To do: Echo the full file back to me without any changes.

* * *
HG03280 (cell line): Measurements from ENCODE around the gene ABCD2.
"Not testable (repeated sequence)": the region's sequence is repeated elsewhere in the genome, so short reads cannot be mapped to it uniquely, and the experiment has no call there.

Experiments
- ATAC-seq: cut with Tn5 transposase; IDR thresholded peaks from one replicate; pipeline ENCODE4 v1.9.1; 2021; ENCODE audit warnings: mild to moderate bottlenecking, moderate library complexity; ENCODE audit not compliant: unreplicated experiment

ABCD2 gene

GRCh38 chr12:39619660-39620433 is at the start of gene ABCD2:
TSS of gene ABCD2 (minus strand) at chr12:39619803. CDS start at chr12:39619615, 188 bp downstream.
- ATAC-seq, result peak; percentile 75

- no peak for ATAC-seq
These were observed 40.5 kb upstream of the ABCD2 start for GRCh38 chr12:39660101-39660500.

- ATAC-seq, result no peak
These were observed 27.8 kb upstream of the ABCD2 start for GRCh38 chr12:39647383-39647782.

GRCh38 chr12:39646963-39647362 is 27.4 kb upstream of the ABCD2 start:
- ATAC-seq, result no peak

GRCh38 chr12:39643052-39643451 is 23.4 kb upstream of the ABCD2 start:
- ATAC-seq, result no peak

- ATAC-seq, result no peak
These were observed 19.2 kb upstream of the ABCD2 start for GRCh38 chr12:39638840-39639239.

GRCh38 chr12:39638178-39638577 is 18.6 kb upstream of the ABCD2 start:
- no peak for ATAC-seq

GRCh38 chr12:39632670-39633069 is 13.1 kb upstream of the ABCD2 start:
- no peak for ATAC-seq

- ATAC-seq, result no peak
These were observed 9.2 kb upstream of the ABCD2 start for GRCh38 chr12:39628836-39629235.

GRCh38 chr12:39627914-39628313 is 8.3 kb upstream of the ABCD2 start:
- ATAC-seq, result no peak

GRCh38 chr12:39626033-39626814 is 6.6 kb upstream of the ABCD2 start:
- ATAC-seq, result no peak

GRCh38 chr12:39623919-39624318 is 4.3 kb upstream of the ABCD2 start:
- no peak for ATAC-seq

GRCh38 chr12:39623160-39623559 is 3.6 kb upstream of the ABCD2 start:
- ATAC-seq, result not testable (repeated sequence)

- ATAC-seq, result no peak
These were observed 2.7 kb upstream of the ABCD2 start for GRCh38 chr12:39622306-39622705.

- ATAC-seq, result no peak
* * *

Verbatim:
HG03280 (cell line): Measurements from ENCODE around the gene ABCD2.
"Not testable (repeated sequence)": the region's sequence is repeated elsewhere in the genome, so short reads cannot be mapped to it uniquely, and the experiment has no call there.

Experiments
- ATAC-seq: cut with Tn5 transposase; IDR thresholded peaks from one replicate; pipeline ENCODE4 v1.9.1; 2021; ENCODE audit warnings: mild to moderate bottlenecking, moderate library complexity; ENCODE audit not compliant: unreplicated experiment

ABCD2 gene

GRCh38 chr12:39619660-39620433 is at the start of gene ABCD2:
TSS of gene ABCD2 (minus strand) at chr12:39619803. CDS start at chr12:39619615, 188 bp downstream.
- ATAC-seq, result peak; percentile 75

- no peak for ATAC-seq
These were observed 40.5 kb upstream of the ABCD2 start for GRCh38 chr12:39660101-39660500.

- ATAC-seq, result no peak
These were observed 27.8 kb upstream of the ABCD2 start for GRCh38 chr12:39647383-39647782.

GRCh38 chr12:39646963-39647362 is 27.4 kb upstream of the ABCD2 start:
- ATAC-seq, result no peak

GRCh38 chr12:39643052-39643451 is 23.4 kb upstream of the ABCD2 start:
- ATAC-seq, result no peak

- ATAC-seq, result no peak
These were observed 19.2 kb upstream of the ABCD2 start for GRCh38 chr12:39638840-39639239.

GRCh38 chr12:39638178-39638577 is 18.6 kb upstream of the ABCD2 start:
- no peak for ATAC-seq

GRCh38 chr12:39632670-39633069 is 13.1 kb upstream of the ABCD2 start:
- no peak for ATAC-seq

- ATAC-seq, result no peak
These were observed 9.2 kb upstream of the ABCD2 start for GRCh38 chr12:39628836-39629235.

GRCh38 chr12:39627914-39628313 is 8.3 kb upstream of the ABCD2 start:
- ATAC-seq, result no peak

GRCh38 chr12:39626033-39626814 is 6.6 kb upstream of the ABCD2 start:
- ATAC-seq, result no peak

GRCh38 chr12:39623919-39624318 is 4.3 kb upstream of the ABCD2 start:
- no peak for ATAC-seq

GRCh38 chr12:39623160-39623559 is 3.6 kb upstream of the ABCD2 start:
- ATAC-seq, result not testable (repeated sequence)

- ATAC-seq, result no peak
These were observed 2.7 kb upstream of the ABCD2 start for GRCh38 chr12:39622306-39622705.

- ATAC-seq, result no peak